Stocks and dollar dip after GOP pauses debt ceiling talks

·2 min read

The stock market and the value of the dollar dipped to end the week after GOP lawmakers paused debt ceiling talks on Friday following an apparent breakdown in negotiations.

The Dow Jones Industrial Average fell by 109.28 points, equivalent to 0.3 percent, while S&P 500 dropped 6.07 points, or 0.1 percent, on Friday after Wall Street’s best week since March. Nasdaq also dropped 30.94 points, or 0.2 percent.

The three stock indexes still finished with an overall gain for the week, but they shrunk following the news of the talks hitting a roadblock.

The stocks appear to have also recovered somewhat following comments from Federal Reserve Chairman Jerome Powell on Friday that potentially indicated that the Fed will not raise interest rates at its next meeting. The Fed has consistently raised rates over the past year to try to get inflation under control.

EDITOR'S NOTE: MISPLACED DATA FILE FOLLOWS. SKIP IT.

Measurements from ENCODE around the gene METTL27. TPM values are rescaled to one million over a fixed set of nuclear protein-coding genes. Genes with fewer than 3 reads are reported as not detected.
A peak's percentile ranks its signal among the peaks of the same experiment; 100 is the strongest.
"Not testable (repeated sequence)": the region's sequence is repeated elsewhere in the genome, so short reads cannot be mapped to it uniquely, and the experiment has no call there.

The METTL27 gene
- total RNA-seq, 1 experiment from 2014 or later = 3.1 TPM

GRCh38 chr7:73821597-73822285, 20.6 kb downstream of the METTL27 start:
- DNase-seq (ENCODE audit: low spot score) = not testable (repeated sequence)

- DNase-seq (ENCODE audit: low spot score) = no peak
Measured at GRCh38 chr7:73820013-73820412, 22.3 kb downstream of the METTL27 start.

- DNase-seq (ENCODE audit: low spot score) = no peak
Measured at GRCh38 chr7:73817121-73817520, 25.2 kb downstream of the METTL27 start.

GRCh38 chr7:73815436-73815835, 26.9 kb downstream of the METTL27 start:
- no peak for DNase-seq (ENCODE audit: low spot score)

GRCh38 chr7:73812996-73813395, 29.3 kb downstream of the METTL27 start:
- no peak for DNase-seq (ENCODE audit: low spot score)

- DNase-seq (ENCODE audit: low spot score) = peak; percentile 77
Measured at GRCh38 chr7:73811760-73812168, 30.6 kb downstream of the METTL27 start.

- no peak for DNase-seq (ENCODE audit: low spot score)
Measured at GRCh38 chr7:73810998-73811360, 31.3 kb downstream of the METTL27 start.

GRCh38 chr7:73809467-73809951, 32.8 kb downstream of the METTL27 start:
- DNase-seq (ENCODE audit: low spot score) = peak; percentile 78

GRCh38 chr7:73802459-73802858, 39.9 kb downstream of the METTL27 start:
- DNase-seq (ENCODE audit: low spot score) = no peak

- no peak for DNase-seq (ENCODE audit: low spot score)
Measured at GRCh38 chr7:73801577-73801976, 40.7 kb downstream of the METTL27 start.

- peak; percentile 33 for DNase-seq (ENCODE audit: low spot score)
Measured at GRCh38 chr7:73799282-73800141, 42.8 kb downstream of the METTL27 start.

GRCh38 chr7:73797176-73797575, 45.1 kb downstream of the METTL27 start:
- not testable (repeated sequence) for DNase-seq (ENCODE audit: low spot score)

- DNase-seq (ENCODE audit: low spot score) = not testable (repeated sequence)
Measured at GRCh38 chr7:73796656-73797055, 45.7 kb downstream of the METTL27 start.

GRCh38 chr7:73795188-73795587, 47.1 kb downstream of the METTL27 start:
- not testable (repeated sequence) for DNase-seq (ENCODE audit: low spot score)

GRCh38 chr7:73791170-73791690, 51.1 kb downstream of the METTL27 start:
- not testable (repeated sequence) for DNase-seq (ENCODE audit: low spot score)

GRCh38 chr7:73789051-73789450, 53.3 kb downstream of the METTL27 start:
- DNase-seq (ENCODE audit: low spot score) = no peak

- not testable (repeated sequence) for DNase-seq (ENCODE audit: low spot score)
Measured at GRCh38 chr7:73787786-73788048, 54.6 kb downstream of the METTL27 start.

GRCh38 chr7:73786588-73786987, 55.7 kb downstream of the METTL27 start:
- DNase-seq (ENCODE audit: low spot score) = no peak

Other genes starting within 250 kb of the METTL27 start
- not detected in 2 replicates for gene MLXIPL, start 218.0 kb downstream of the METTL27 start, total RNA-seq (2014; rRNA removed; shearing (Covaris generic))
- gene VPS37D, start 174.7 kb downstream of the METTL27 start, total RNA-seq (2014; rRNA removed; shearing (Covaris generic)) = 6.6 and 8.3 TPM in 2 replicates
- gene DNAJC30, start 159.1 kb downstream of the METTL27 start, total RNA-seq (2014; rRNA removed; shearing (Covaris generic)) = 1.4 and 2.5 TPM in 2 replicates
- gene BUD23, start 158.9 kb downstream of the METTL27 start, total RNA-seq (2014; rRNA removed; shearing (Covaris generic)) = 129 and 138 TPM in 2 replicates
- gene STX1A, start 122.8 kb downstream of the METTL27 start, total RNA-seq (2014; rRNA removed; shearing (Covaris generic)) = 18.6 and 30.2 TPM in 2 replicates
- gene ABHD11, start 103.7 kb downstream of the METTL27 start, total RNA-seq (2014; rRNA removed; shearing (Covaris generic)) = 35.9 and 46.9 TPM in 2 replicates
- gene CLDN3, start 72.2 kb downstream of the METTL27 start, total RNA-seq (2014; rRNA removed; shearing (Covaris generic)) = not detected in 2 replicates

The dollar meanwhile fell by almost 0.4 percent.

The Treasury Department has warned that if lawmakers do not reach a deal to raise the debt ceiling, the United States could default on its debts as soon as June 1.

House Speaker Kevin McCarthy (R-Calif.) said the talks broke down because the White House was not willing to agree to spending cuts that Republicans have insisted upon in exchange for voting to raise the debt limit.

“We’ve got to get movement by the White House, and we don’t have any movement yet. So, yeah, we’ve gotta pause,” he said.

He has said negotiators need to at least agree on a broad framework for a deal by this weekend for the bill to have time to advance through the House and Senate by June 1.

Republicans have pushed for significant cuts to federal spending as part of a deal. A bill to implement those cuts and raise the debt ceiling passed the House in a party-line vote last month, but it has not advanced in the Senate.

President Biden and Democrats have opposed those cuts, with Biden having previously called for a clean bill to raise the debt ceiling and address other issues separately.

The Associated Press contributed to this report.

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